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With all the warm weather I decided to do some recon and see what Clear Creek looked like. Last time I had checked (during the last round of cold and snow) it had frozen up pretty solid. I was pleasantly surprised to find a wide open creek, even in the deepest parts of the canyon. There were some remnants of shelf ice along the banks in the darkest sections, but nothing that would make access tough. There is a lot of trail work going on in the canyon at the moment, so some of the normal sections are packed with construction equipment and people. This is contributing to the stain of the water, along with the north fork coming in from Black Hawk.

I stopped downstream of Mayhem Gulch and found some good looking holes. Flows are perfect right now for euro-style fishing. Even though it feels like summer at the moment to us, the water temp is still below 50, and the fish seem to still be holed up in their winter lies. Look for fish in the deep slack water behind structure and along the banks in less than a foot of water.

The fish seemed to like the attractor patterns the best, as the blood red squirmito and jigged prince nymph would actually make fish chase down the fly. Other patterns that pulled fish included rainbow warriors, black zebra midge and hippie midge.

Clear Creek Squirmito BrownClear Creek Jigged PrinceClear Creek StoneClear Creek Brown

 

Reported By: Erik MyhreArray
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After several days of melt, I went to Boulder Creek to check it out. As usual I took my favorite BC rod; a Sage 2wt Circa. By the way, the only rod better for BC than this would be made out of bamboo. There is a lot of work being done around and in the creek so combined with our recent melt there is significant stain in the water from Four Mile down. I started in the clear water above that but below the tunnel. Above the tunnel it is still pretty locked up, but that should change within the next couple of days as this heat wave moves through.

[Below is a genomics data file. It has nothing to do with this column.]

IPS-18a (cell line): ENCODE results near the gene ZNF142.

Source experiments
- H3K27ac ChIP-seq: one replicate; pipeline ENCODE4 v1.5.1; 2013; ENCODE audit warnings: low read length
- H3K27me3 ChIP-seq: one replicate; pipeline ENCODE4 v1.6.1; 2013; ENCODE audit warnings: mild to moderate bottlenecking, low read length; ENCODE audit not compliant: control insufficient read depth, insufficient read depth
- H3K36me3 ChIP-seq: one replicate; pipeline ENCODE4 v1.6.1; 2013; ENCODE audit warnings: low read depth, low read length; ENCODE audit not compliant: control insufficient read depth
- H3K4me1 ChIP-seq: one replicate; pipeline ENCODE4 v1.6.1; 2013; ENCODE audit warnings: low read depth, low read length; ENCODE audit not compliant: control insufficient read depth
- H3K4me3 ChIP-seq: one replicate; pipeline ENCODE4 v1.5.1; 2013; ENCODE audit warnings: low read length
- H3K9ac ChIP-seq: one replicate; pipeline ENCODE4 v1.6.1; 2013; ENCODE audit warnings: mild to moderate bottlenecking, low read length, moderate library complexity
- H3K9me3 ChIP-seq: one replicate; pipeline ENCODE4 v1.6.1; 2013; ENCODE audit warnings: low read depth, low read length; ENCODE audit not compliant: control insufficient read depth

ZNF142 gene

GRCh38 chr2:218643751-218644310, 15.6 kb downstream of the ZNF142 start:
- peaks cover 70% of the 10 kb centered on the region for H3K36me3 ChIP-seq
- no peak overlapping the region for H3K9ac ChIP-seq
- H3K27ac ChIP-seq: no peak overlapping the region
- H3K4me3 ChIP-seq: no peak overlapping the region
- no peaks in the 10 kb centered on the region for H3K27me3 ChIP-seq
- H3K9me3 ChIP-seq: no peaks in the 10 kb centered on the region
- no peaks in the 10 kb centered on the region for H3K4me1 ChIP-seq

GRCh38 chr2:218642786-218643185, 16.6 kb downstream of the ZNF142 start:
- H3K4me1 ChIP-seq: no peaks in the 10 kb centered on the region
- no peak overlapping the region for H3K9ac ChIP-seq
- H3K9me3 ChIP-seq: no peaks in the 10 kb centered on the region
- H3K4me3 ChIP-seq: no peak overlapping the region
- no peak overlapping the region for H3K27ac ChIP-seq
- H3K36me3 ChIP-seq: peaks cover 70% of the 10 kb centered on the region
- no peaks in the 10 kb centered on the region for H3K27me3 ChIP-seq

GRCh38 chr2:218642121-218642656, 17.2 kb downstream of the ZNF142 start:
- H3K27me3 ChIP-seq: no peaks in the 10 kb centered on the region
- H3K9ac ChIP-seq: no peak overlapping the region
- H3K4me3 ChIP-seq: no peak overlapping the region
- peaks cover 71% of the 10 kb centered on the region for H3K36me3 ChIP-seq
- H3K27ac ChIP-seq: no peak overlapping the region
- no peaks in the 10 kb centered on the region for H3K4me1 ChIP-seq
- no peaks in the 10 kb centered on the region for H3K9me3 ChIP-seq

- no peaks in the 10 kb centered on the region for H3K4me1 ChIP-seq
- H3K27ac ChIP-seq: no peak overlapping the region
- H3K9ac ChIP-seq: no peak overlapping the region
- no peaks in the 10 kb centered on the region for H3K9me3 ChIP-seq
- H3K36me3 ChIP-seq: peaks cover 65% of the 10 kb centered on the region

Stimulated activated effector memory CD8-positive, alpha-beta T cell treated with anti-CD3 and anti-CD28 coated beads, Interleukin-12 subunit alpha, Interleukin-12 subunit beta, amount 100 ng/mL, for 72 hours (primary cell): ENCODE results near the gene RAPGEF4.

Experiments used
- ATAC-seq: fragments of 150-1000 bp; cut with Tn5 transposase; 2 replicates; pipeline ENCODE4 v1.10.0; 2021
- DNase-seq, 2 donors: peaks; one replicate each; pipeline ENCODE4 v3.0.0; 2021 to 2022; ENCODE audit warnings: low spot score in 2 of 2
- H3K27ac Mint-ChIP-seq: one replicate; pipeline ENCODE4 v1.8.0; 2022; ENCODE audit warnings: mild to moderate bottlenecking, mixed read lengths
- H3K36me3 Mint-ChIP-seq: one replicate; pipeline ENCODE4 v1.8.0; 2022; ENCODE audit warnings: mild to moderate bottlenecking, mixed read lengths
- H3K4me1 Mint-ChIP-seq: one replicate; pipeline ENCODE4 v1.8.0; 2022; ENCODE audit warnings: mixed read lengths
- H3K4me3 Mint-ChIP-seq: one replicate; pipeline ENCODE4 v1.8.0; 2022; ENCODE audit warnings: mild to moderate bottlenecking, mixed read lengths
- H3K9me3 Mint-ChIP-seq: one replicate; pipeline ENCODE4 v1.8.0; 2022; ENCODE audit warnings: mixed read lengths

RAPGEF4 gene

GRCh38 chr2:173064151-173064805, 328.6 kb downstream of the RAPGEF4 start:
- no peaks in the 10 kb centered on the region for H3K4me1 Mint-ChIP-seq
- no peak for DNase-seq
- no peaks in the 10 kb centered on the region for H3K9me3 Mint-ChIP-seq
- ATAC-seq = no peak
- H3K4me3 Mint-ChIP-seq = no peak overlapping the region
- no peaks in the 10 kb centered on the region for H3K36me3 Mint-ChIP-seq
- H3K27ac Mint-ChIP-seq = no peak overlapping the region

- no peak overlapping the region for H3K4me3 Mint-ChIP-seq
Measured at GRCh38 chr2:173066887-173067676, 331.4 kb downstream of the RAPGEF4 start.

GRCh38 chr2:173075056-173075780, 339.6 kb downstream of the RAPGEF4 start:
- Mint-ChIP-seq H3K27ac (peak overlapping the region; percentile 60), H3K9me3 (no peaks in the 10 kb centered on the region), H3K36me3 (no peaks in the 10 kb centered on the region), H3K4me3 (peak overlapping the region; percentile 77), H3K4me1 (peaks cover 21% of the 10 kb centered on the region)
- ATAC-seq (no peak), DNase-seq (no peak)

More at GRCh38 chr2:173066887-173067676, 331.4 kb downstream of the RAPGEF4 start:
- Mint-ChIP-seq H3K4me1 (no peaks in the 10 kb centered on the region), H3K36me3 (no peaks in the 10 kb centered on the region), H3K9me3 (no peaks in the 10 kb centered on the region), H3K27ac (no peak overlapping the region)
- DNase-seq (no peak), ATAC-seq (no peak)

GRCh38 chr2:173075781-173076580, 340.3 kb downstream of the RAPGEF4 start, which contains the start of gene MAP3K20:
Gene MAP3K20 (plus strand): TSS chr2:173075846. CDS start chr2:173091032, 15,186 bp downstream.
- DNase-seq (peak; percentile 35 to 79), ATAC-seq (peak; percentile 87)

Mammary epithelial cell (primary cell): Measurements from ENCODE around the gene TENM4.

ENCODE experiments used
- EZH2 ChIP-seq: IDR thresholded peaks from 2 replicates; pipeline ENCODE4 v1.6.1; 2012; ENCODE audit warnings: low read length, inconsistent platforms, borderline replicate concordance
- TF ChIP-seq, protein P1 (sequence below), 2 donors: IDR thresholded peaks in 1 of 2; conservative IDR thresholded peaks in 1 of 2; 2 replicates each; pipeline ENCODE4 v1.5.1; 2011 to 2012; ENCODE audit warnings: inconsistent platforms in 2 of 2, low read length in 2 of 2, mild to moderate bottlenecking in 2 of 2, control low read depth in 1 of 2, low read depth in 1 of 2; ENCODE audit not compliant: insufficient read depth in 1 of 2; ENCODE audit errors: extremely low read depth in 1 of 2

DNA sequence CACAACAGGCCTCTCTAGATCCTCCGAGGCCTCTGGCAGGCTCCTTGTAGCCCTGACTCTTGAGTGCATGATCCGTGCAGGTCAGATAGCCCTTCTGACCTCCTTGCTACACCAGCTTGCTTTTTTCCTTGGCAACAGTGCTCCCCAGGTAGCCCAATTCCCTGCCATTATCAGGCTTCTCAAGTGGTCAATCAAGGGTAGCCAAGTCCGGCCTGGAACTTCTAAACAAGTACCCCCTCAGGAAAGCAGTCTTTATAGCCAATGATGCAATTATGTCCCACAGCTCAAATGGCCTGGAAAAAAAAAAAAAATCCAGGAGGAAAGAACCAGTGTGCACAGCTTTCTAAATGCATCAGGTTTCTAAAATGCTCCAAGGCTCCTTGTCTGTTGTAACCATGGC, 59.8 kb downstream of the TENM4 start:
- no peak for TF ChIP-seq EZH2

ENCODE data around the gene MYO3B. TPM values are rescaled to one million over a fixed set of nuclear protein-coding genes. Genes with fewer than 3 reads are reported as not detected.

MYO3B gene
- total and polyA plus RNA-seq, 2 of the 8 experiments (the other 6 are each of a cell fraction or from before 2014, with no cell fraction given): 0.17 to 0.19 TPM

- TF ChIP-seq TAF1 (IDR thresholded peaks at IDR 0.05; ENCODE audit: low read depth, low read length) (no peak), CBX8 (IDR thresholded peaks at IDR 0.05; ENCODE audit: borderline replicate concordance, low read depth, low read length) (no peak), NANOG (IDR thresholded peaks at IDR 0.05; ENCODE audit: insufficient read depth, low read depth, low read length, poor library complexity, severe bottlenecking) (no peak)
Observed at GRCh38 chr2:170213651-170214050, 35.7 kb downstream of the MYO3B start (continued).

The water temp is predictably below 40 and the fish are generally on the bottom taking small insects. I got most of my fish on a #20 Tailwater tiny. Although, I got an inspection on a Hippie Stomper. One of the good things about BC since the flood is that there is a greater variety of fish species and size; like this yearling Bow:

Boulder Creek Cutbow

I then decided to try the stained water and caught a few on a pink Squirmy Wormy with a gold bead in the first climbing area. I finished in the Kayak pools above Eben G where it was slow, but I did get to see two large Bows come up to kiss my Royal Chubby.

Consider the food, fish, and terrain, I’m expecting great things from BC this year.

Reported By: Wallace WestfeldtArray
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Just when SBC was turning on and fishing great, the flows were abruptly dropped to just over 10 cfs. This makes fishing very tough on SBC. Low flows and clear water mean small bugs, light tippet, and long leaders. Fish will be congregated in the good pools and holding water. They will not be spread out like they normally are. Find good water and you’ll find fish. Although there are better options for fishing at this flow, if you are set on trying SBC bring 7x and an assortment of Juju midges, JUJU Emergers (NEW & HOT FLY), and small tailwater tiny’s in olive, red, and black. Very limited dry fly activity right now, but have a few midge dries just in case. As soon as they raise the flow here again, the bite will be on big time. Probably a couple of short weeks away. Call the shop if you want to check what they are doing with the flows.

Reported By: Zach LassArray